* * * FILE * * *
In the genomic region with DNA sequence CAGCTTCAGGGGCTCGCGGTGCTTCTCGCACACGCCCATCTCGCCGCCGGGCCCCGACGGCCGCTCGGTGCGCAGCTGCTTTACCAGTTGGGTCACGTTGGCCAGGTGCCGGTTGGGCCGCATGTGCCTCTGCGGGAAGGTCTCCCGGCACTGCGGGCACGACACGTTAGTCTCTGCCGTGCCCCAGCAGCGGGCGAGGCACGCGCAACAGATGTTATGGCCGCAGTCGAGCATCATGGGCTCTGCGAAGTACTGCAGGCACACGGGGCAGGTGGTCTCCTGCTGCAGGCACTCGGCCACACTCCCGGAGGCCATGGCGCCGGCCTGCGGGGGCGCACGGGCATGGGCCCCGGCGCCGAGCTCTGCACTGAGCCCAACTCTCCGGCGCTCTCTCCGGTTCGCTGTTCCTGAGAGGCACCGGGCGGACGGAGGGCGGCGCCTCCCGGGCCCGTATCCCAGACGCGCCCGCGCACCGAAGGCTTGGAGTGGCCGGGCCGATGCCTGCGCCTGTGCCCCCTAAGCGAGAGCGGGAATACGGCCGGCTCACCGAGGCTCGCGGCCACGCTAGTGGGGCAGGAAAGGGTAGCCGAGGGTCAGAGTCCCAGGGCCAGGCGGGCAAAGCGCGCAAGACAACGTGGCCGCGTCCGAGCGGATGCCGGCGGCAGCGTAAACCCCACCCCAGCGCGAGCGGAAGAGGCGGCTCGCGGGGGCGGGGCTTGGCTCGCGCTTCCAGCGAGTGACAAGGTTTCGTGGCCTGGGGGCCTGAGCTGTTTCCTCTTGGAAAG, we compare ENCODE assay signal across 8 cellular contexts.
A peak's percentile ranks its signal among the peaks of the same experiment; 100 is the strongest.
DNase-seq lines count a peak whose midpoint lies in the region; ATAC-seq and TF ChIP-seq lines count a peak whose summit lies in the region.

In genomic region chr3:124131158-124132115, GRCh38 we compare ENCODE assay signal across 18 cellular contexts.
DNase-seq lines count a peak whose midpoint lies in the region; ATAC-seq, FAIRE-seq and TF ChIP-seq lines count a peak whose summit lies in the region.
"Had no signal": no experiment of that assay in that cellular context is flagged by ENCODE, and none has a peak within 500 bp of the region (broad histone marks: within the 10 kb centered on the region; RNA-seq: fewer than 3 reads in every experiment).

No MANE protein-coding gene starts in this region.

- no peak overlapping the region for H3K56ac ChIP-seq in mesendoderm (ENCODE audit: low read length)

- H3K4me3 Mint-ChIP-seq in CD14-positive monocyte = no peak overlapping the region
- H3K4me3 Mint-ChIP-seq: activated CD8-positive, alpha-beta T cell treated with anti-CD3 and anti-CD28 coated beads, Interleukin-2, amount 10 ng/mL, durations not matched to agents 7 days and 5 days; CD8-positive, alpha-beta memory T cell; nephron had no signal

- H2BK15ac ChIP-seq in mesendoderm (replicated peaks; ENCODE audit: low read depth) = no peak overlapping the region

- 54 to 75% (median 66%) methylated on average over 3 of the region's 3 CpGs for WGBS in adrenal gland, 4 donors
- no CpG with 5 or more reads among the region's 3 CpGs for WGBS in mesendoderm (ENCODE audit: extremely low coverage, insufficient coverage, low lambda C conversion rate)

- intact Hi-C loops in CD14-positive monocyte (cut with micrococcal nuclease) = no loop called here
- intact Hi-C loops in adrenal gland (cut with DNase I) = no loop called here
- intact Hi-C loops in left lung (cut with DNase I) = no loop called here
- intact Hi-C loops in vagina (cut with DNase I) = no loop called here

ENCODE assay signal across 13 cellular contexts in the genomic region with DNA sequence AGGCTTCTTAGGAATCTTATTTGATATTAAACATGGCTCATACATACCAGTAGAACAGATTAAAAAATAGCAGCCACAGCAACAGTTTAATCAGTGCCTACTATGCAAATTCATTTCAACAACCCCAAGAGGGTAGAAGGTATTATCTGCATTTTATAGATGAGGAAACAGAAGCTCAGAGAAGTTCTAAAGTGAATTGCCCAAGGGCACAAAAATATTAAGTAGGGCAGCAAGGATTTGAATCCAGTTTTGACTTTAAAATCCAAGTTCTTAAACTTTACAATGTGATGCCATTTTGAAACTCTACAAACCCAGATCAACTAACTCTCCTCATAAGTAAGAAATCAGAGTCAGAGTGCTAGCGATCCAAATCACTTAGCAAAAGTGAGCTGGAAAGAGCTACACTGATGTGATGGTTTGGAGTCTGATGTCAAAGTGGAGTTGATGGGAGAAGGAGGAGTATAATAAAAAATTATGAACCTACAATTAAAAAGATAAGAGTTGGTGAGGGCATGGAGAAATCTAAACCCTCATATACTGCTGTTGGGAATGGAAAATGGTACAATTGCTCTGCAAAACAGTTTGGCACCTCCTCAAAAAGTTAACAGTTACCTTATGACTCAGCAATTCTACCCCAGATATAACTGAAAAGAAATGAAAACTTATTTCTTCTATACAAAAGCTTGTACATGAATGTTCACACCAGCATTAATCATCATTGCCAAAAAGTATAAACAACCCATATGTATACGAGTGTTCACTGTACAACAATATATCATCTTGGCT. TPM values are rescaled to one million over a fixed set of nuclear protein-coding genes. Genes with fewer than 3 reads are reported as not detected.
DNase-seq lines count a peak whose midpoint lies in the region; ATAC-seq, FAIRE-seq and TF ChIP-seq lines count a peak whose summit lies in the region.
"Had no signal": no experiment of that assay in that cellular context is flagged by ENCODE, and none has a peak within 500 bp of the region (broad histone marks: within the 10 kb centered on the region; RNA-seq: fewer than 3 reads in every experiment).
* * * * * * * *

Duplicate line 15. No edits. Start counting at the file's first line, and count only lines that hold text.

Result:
- intact Hi-C loops in adrenal gland (cut with DNase I) = no loop called here